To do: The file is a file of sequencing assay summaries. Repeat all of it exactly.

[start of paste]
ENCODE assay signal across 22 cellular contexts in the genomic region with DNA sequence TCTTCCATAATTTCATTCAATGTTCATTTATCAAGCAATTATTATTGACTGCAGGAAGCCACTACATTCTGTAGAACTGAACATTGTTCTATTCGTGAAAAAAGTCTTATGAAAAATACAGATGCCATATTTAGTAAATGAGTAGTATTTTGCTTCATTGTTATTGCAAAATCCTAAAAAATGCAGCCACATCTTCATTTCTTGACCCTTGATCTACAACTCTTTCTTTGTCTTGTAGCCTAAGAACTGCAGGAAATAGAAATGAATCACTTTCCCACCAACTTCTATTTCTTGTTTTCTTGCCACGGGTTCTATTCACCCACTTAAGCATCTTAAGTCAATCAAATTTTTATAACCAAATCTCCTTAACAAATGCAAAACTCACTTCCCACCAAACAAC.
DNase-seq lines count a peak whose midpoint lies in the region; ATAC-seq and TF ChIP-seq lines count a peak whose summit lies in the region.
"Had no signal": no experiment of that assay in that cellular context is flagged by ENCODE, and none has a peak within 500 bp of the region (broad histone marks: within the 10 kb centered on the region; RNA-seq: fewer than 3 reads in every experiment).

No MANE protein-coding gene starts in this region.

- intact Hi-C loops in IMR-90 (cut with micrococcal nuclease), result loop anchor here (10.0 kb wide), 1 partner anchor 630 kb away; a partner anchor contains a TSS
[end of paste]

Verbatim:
ENCODE assay signal across 22 cellular contexts in the genomic region with DNA sequence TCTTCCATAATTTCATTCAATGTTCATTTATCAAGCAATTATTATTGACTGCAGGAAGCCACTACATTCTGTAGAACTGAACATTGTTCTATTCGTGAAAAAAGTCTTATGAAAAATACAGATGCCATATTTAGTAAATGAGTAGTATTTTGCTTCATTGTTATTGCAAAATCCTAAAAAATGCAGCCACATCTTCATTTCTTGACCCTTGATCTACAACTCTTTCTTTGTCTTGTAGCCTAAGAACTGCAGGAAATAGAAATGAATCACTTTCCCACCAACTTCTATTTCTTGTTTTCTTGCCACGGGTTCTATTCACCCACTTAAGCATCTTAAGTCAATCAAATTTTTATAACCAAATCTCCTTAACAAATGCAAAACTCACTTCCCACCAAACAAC.
DNase-seq lines count a peak whose midpoint lies in the region; ATAC-seq and TF ChIP-seq lines count a peak whose summit lies in the region.
"Had no signal": no experiment of that assay in that cellular context is flagged by ENCODE, and none has a peak within 500 bp of the region (broad histone marks: within the 10 kb centered on the region; RNA-seq: fewer than 3 reads in every experiment).

No MANE protein-coding gene starts in this region.

- intact Hi-C loops in IMR-90 (cut with micrococcal nuclease), result loop anchor here (10.0 kb wide), 1 partner anchor 630 kb away; a partner anchor contains a TSS